Symptoms include:

  • Weakness in the arms or hands (cervical) or feet or legs (lumbar)
  • Pain in the neck (cervical) or the lower back (lumbar) when standing or walking
  • Tingling or numbness in the arms or hands (cervical) or legs or buttocks (lumbar)
  • Inability to balance
  • Issues controlling bladder or bowels

Spinal stenosis complications

If left untreated, spinal stenosis may cause paralysis. Other complications include:

  • Loss of feeling in your spine and extremities
  • Problems balancing or walking
  • Loss of bowel and bladder control

Spinal stenosis risk factors

Age is the primary risk factor associated with spinal stenosis. Most spinal stenosis patients are over 50 years old. The severity of your symptoms depends on the size of your spinal canal and the degree in which the nerves have impinged.

Spinal stenosis prevention

While spinal stenosis cannot be prevented in all cases, there are steps you can take to prevent or delay the progression of the disease, including:

  • Exercising
  • Improve range of motion in the spine
  • Maintain good posture
  • Manage your weight
  • Quit smoking

Spinal stenosis diagnosis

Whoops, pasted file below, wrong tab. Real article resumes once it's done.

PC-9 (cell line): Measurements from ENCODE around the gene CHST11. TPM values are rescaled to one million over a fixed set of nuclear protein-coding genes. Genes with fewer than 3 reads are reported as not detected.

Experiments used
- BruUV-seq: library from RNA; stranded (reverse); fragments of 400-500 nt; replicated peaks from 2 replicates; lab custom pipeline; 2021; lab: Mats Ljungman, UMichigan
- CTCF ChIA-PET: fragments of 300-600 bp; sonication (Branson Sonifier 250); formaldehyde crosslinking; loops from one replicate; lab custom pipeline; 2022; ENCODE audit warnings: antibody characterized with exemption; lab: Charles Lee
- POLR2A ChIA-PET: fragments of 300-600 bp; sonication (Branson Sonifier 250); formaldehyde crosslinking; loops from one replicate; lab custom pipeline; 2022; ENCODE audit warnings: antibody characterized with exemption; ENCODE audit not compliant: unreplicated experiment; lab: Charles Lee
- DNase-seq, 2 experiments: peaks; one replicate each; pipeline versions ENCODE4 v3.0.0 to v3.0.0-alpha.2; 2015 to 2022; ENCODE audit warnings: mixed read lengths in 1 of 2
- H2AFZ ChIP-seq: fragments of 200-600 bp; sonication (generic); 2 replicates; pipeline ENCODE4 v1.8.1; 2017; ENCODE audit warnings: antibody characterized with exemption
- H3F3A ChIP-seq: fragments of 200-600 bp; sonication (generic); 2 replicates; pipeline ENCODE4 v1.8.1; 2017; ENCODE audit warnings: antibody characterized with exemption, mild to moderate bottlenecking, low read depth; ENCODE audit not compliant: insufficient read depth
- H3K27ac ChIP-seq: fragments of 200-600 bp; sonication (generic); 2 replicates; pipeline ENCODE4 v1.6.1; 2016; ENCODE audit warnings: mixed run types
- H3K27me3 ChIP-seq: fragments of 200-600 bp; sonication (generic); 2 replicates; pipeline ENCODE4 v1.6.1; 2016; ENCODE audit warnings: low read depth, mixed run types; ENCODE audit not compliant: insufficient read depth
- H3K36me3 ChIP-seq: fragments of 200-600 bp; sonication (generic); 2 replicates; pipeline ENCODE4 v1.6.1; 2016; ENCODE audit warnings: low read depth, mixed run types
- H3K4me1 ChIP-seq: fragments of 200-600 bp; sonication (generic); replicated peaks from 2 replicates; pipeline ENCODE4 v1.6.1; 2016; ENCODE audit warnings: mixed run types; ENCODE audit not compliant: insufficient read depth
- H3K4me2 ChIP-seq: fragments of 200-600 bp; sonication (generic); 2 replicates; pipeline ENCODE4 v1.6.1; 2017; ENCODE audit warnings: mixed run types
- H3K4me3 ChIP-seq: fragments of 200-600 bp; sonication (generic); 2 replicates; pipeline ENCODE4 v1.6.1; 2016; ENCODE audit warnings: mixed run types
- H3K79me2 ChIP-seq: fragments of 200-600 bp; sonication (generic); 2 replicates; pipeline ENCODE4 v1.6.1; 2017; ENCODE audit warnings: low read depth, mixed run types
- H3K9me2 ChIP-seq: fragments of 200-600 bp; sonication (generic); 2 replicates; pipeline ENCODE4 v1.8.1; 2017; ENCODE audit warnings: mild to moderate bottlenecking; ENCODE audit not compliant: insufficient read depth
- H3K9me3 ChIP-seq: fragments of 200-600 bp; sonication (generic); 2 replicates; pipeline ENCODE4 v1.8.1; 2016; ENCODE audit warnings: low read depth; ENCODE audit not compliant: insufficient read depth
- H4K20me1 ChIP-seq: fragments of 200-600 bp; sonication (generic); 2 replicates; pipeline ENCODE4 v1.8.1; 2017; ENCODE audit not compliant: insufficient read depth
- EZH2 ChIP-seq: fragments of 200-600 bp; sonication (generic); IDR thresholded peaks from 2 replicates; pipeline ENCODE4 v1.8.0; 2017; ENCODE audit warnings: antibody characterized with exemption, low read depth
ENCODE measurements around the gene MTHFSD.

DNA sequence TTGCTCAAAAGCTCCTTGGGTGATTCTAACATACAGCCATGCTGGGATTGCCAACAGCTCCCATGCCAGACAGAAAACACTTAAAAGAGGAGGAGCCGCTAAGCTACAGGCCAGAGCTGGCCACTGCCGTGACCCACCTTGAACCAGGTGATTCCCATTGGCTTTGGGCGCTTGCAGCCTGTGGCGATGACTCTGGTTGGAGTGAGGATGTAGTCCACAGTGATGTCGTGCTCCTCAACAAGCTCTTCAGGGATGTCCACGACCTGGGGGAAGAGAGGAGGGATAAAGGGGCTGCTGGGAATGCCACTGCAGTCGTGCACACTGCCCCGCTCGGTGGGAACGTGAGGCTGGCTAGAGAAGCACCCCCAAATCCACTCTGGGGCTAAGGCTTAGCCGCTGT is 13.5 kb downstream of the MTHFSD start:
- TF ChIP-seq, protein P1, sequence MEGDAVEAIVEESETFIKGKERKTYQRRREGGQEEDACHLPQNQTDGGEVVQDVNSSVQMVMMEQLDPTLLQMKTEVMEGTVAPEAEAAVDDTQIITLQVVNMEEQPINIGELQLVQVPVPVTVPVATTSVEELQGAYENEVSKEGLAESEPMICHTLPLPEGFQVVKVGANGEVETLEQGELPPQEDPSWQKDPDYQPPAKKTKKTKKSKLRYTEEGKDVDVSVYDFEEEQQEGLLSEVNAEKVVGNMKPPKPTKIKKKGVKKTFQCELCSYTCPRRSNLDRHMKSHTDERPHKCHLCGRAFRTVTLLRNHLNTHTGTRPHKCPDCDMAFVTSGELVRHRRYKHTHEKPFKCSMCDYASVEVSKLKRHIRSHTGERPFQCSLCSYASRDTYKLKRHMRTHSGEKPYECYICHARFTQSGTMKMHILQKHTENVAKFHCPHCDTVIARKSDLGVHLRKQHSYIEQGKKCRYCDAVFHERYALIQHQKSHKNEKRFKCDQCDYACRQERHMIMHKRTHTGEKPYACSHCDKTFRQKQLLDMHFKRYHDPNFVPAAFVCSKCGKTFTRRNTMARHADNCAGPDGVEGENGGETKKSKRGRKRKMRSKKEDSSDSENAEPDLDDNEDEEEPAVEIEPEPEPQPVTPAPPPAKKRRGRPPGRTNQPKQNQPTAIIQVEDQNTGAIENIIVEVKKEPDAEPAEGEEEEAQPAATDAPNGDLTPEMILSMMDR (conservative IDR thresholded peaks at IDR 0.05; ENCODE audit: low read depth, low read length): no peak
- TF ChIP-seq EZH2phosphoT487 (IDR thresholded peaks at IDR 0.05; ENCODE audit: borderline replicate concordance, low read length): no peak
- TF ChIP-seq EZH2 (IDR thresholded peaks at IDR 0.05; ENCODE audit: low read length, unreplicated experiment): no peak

Your doctor can diagnose spinal stenosis. During a physical exam, your doctor will observe your movements, take a full medical history, and order diagnostic testing such as:

  • X-ray
  • MRI scan
  • CT scan
  • Electromyogram
  • Bone scan

Spinal stenosis treatment

Your doctor is likely to start you with exercise and over-the-counter medication as a first-line treatment for spinal stenosis.

While there is not a cure for spinal stenosis, the goal of treatment is to relieve your symptoms so you can lead a normal, active life.

If medications and conservative treatments are not effective, your doctor will develop a treatment plan customized to your case. The treatment plan will vary based on where the stenosis is location and the severity of your symptoms.

Treatments may include:

  • Medications your doctor may prescribe include pain relievers, antidepressants, and anti-seizure medications.